Sign up for Our E-mail Newsletter

Powered by Constant Contact, email marketing you can trust.

Close Window

158 Bowen Street, detail

Providence Local Historic Districts

What does it mean to be in a "local?"

11 Young Orchard Avenue
William H. Pope House (1882).
Providence is a unique city in part due to its historical resources. These resources are especially significant because they exist within intact neighborhoods. These places have garnered national attention, in the form of National Register Districts. Providence is currently home to 35 National Register Districts, a testament to the rich architectural history of the city.

Listing on the National Register is a great honor for a property, but it does not guarantee that the property will never be damaged or demolished. National Register listing provides protection only when public funds or government licenses are involved. Fortunately, many properties within Providence’s National Register Districts are also contained within Local Historic Districts. These districts provide protection for historic resources. In 1960, the city created the Providence Historic District Commission (PHDC) to protect the unique physical character, historic fabric, and visual identity of the city.

154 Hope
Robert W. Taft House (1895). Architects Stone, Carpenter & Willson.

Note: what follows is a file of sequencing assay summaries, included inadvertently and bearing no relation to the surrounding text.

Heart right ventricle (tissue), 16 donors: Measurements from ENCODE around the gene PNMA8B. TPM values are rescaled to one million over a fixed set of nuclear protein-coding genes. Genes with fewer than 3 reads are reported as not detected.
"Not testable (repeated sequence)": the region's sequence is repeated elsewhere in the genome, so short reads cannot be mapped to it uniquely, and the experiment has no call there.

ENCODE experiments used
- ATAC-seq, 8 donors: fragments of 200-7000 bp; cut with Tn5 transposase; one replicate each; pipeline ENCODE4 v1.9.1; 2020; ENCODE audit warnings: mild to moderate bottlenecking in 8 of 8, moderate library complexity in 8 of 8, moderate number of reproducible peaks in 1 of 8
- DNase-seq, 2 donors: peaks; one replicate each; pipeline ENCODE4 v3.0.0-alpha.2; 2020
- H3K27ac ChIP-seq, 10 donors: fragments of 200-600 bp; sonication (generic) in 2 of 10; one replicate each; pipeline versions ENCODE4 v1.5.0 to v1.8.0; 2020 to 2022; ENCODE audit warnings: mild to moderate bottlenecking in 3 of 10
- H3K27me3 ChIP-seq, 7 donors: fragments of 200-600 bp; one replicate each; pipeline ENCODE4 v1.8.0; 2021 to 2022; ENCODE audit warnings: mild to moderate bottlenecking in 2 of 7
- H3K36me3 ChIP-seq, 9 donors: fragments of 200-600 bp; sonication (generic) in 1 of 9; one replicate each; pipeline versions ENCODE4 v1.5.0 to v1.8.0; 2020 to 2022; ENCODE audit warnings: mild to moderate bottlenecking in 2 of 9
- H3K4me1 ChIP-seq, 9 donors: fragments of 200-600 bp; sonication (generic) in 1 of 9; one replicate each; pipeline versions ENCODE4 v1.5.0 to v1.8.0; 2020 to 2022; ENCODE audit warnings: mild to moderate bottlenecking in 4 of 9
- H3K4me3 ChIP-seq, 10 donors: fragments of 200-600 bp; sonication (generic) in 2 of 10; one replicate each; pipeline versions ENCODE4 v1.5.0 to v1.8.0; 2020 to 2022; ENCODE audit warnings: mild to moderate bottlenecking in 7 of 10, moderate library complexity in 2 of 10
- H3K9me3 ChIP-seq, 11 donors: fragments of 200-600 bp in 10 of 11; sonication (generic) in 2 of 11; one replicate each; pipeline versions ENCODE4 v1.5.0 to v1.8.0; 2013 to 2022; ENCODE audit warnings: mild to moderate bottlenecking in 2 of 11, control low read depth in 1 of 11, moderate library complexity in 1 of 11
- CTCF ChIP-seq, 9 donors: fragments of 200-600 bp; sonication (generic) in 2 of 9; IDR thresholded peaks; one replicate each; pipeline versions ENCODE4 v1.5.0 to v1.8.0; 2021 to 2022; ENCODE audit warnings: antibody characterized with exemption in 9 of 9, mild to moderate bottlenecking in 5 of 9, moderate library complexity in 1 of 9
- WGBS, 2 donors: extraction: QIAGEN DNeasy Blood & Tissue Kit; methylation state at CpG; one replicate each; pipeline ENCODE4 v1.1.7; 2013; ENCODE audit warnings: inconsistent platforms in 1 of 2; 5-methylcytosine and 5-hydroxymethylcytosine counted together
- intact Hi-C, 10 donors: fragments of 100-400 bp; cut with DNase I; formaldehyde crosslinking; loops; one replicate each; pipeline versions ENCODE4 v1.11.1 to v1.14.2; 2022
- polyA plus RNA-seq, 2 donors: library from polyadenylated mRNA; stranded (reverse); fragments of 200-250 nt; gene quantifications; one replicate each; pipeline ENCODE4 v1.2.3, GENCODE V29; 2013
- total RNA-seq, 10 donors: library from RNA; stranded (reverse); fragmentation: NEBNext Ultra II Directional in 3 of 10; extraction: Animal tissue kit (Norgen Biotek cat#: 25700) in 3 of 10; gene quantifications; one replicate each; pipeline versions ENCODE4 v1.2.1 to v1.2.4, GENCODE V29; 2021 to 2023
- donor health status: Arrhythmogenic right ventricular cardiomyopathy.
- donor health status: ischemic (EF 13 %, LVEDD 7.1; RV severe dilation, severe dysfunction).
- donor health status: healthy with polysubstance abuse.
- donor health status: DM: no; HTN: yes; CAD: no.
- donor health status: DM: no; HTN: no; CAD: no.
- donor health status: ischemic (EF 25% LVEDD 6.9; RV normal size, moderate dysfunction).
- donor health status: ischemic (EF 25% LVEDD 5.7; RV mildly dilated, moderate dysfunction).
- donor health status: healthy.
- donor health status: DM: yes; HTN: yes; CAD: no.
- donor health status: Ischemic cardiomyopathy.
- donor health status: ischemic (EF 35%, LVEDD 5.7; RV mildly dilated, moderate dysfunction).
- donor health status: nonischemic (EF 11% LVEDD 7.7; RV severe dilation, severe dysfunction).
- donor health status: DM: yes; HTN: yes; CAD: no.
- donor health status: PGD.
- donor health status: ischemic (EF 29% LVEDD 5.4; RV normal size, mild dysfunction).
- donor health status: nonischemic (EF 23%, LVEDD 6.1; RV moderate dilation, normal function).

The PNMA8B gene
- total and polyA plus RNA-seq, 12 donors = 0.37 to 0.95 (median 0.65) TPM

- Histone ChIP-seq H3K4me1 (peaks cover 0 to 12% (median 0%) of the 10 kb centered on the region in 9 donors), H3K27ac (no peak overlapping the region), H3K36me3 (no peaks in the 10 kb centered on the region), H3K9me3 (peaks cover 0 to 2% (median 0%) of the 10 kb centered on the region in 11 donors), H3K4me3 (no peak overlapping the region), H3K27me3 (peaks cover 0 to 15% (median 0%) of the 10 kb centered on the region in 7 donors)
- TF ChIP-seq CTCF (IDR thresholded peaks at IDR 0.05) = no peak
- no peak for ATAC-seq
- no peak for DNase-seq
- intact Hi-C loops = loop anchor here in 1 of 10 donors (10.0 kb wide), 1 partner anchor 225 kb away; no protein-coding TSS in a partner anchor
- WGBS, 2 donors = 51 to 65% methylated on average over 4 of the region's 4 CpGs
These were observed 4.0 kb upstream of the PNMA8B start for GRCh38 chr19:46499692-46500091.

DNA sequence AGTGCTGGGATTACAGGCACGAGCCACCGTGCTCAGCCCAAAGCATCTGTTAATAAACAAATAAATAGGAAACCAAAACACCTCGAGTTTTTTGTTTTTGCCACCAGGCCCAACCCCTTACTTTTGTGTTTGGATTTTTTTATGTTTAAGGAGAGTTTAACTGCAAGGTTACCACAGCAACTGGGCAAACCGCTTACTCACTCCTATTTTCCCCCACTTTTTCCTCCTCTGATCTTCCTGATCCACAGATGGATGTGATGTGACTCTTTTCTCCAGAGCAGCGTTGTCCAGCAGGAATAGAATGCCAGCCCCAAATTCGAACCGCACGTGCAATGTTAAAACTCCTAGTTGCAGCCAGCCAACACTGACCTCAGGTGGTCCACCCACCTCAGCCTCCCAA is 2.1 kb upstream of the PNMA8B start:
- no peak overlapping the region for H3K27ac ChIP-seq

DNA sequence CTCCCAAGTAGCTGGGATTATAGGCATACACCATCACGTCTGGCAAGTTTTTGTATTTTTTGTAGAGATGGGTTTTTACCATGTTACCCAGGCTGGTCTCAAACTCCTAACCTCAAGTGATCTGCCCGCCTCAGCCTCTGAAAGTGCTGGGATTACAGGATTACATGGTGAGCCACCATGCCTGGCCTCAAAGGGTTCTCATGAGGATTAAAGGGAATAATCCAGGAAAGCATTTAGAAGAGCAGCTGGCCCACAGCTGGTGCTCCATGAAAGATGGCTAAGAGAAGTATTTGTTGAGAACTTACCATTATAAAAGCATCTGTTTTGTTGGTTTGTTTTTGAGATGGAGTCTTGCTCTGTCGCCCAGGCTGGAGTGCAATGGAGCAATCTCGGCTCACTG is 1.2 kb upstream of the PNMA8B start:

Providence's local historic districts are established as overlay zoning districts. There are eight local historic districts in Providence, containing a total of approximately 2,500 properties. The PHDC regulates development in designated Local Historic Districts by acting as a design review body. The PHDC has authority to approve or deny proposed exterior work to any property located within the local historic districts. Local Historic Districts can contain residential, commercial, religious, educational, industrial, governmental, and civic buildings, in addition to other structures and open spaces.

The first local historic district created in Providence is the College Hill Local Historic District, designated in 1960, and expanded in 1977 and 1990. It exemplifies a variety of architectural styles, including Pre-Colonial, Colonial, Federal, Greek Revival, Victorian, and 20th Century Revival. College Hill is also the largest local district, containing over 1,200 properties.

For a list of all of Providence’s local districts, click here.

179 Hope
Esther Hinckley Baker House (1883). Stone, Carpenter & Willson

Sign up below to receive updates on the LHD!